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House of Names by Colm Tóibín

Published by Scribner on May 9, 2017

House of Names is a retelling of a Greek myth surrounding Agamemnon, Iphigenia, Elektra, Clytemnestra, Orestes, and Cassandra. You can’t beat Greek mythology for good stories that teach powerful lessons. That’s why the myths endure. Colm Tóibín adds characterization and detail to this powerful story of the ultimate dysfunctional family as a father plots against a daughter, a wife against her husband, and children against their mother.

The first section is narrated by Clytemnestra, the wife of Agamemnon, who desires revenge because he sacrificed their daughter Iphigenia to placate the goddess Artemis. Tóibín portrays Clytemnestra as a woman who understands politics (she is, after all, the wife of a king), a strong woman in a male-dominated world who manipulates people and power to attain her vengeful ends.

The next section follows her son Orestes after he has been taken by the soldiers who formerly served Agamemnon. Years and a number of adventures later, Orestes is on his way home, and the focus shifts to Elektra, who has clearly learned the art of manipulation from the mother she despises. Later the perspective shifts among the three key characters.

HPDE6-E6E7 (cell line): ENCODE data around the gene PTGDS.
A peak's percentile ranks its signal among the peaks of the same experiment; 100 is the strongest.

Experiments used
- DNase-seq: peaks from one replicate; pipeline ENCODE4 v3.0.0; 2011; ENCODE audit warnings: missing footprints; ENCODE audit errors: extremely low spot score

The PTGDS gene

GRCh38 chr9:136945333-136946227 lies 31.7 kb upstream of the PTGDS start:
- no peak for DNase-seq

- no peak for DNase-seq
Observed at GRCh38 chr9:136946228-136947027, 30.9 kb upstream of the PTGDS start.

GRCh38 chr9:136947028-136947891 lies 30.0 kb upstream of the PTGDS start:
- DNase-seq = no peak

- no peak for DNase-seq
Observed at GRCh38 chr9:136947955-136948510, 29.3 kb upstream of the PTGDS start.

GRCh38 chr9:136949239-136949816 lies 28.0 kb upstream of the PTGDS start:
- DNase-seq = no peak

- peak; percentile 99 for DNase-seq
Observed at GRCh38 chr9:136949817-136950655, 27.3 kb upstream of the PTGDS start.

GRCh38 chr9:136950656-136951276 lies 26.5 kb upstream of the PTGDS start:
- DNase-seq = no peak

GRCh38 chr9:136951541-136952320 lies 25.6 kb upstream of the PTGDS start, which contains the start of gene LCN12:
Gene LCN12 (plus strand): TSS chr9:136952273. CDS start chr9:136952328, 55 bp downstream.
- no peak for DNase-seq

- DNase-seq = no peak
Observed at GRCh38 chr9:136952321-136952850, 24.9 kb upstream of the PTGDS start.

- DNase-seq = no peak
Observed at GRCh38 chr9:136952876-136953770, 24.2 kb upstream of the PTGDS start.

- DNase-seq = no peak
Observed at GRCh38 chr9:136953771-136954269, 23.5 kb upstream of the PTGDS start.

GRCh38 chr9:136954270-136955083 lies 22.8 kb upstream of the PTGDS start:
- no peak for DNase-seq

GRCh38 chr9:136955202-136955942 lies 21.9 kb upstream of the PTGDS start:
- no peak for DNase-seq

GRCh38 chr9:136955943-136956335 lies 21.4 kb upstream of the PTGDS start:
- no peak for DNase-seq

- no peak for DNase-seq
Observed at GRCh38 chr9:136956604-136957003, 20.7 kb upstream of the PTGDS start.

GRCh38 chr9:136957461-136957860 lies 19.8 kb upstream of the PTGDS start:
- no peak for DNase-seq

The story addresses a number of themes, including pretense (refuse to acknowledge your crimes, and it’s like you didn’t commit them); female subjugation and empowerment; the madness that comes with power and from being abused by power; the whispers and secrets that define a government; the impossibility of trust in a family that is built on betrayal; the cruelty of expectations; the consequences of revenge; how love blossoms from need; the burden of being a father’s son; and the evil that people do in the name of serving their god(s).

The gods, in fact, have had their day by the novel’s end. Leander, who becomes Orestes’ friend and later a conqueror of sorts, announces, in reference to the gods, that “we will get nothing more from them. Their time is over.” Shedding blood to satisfy deities is in the past, Leander thinks, but killing and maiming in the name of a deity is, sadly enough, still with us. I wonder if that might have been one of the points Tóibín intended the reader to think about.

Tóibín does justice to the myth in this embroidered retelling of a classic story. It is a new version of an old tale, and some details are clearly of Tóibín’s invention. Working from the strong foundation built by the likes of Euripides and Sophocles, Tóibín relates the story in graceful language that should appeal to a modern audience. By preserving a sense of detachment, he also avoids the melodrama that could so easily mar a story of such intensity. By any standard, House of Names is a compelling work of fiction by a masterful storyteller, backed by masterful storytellers from ancient times.


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